dbdance dbwettingdress  lampman_within1

DB Lampman is known for her unusual large-scale sculptural installations, video and performance art. She received her BFA from Maryland Institute, College of Art in 1994 and her MFA from the School of Visual Arts in 1996. DB is a 2011 recipient of the Premier Grant from the Council on the Arts and Humanities for Staten Island.

In 2000, she received the Pollock-Krasner Foundation award for her installation art. Her large scale, kinetic sculptural installations, in which the sculpture or the sculptural environment reacts and responds to the viewer, have been shown at such places as the Tenement Museum in NYC, the Islip Art Museum in Long Island, and 26 Federal Plaza in downtown Manhattan. At the 2003 Kingston Sculpture Biennial, DB presented a sculptural performance entitled, “Ripe,” in which she wore an electrified steel harness covered in light bulbs. Her experimental digital video, “Home,” was an official selection of the 2003 Brooklyn International Film Festival and was shown at the Brooklyn Museum of Art and the Museo D’Arte Contemporanea Roma. Her recent projects include a multimedia performance entitled “I Am an Exponent of Myself,” featured in Forward Motion Theater’s multimedia performance art series called “ReVision 2011” at The Tank, in NYC, and “I Am Within” a sculpture and performance project at Freshkills Park, on the site of what was formerly the world’s largest landfill. DB was born in Roswell, NM, and was raised in the desert southwest. She proudly lives in Staten Island with her husband Scott Van Campen.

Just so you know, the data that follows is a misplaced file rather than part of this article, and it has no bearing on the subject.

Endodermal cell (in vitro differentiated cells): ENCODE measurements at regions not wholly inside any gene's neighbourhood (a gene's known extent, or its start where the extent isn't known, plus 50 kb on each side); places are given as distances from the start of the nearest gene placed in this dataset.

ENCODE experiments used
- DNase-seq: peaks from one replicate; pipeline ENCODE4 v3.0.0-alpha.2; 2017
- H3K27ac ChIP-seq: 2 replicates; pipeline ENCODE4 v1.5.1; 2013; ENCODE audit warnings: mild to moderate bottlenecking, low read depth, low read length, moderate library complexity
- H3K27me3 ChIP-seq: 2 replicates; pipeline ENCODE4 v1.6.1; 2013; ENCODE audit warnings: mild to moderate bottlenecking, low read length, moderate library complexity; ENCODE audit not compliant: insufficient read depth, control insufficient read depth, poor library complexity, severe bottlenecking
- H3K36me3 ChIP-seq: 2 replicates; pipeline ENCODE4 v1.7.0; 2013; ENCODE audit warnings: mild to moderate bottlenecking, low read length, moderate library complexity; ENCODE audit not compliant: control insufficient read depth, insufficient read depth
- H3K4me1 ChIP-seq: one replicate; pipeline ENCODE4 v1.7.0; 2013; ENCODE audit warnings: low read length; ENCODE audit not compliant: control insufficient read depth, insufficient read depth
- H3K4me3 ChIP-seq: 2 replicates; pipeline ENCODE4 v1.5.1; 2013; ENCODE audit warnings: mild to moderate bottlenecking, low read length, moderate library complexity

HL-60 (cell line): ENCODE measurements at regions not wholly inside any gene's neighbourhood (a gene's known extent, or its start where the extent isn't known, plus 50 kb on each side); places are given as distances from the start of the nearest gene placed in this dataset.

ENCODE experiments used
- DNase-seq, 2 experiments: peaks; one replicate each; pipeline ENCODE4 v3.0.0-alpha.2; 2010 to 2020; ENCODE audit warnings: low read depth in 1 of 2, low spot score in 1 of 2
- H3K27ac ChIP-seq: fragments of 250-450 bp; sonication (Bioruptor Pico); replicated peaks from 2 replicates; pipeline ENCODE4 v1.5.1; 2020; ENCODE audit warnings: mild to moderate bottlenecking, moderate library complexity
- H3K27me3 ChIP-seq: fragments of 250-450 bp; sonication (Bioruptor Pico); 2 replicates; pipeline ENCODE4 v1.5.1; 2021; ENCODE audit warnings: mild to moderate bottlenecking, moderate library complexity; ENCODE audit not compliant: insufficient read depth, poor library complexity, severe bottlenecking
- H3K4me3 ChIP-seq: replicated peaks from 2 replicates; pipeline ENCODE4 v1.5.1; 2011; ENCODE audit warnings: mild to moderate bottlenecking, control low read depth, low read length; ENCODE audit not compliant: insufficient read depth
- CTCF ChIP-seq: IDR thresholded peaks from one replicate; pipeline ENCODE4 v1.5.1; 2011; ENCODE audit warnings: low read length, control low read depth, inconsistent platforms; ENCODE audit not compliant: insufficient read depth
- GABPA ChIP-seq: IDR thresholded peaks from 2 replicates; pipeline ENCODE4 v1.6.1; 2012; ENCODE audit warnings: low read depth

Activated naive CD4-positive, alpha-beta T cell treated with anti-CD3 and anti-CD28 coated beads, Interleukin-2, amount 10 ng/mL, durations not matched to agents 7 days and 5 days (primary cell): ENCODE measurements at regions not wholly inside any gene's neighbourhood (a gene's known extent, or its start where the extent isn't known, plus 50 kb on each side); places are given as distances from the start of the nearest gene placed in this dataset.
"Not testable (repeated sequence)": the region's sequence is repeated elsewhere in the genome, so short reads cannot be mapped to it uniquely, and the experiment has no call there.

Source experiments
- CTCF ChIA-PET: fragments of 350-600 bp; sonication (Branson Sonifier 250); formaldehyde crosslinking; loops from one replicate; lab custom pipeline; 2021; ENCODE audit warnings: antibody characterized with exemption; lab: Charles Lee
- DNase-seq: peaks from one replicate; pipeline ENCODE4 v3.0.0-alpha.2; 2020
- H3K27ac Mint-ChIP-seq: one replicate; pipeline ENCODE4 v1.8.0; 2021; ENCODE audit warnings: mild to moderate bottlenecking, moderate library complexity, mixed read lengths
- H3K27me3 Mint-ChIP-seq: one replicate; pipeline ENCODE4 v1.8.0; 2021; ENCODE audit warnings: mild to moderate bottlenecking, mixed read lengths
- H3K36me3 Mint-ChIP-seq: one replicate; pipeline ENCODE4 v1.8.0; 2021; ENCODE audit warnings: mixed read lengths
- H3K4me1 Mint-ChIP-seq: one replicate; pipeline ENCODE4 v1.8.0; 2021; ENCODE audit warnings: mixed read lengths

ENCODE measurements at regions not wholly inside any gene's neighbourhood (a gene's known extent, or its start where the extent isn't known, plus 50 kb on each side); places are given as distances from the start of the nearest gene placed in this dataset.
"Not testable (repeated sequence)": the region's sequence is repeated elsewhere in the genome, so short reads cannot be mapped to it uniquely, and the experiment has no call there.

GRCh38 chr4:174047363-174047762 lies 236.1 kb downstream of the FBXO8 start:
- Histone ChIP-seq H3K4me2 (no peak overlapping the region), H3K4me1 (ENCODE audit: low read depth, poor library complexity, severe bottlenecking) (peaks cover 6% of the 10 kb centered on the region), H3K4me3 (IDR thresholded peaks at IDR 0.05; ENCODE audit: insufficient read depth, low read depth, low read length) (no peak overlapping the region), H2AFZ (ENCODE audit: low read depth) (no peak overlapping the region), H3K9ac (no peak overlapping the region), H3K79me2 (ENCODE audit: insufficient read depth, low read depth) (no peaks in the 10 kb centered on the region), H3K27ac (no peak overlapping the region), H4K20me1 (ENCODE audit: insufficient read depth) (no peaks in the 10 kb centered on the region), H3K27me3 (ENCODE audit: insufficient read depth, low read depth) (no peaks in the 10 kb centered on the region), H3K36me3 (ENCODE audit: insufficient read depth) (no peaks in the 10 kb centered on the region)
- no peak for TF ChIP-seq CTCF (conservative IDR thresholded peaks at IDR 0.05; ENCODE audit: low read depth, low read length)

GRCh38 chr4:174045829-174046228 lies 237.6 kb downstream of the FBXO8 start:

Staten Island MakerSpace was founded in 2013 by sculptors, DB Lampman and Scott Van Campen.  DB works in mixed mediums, and has a background in dance, performance art, and arts administration. Scott is a metalworker and in addition to making sculpture, has operated his architectural metalworking business New York Custom Fabricators in the space at 450 Front Street for the last ten years.

In October of 2012, Hurricane Sandy hit Staten Island hard, and the shop was flooded with over three feet of water.  Most of the valuable equipment was moved to higher ground, but the experience profoundly changed their perspective on how they wanted to live, work, and relate to the community. “People are always complaining that the neighborhood should be this, or that, but we decided to stop complaining and do something positive. The makerspace was an idea that we thought was feasible and needed in the community.”

 A year prior to the hurricane, in September of 2011, Scott exhibited a sculpture he made in collaboration with his friend, Mark Zappasodi, called Brewing As Art at the World Maker Faire in NYC. The sculpture was a ten-gallon mobile brewing station and it won the Make Magazine Editor’s Choice award at the festival. Although Scott and DB have been makers for years, Scott’s participation in the World Maker Faire opened him up to the maker community at large and the seeds of the idea of creating a makerspace for the Staten Island community came into being.

Shortly after Hurricane Sandy, they visited the Edison Lab in West Orange, NJ.  “When we walked in, we looked at each other and said, this is what we want to do. We want to make a space for people to create, invent, collaborate, and make great things.”

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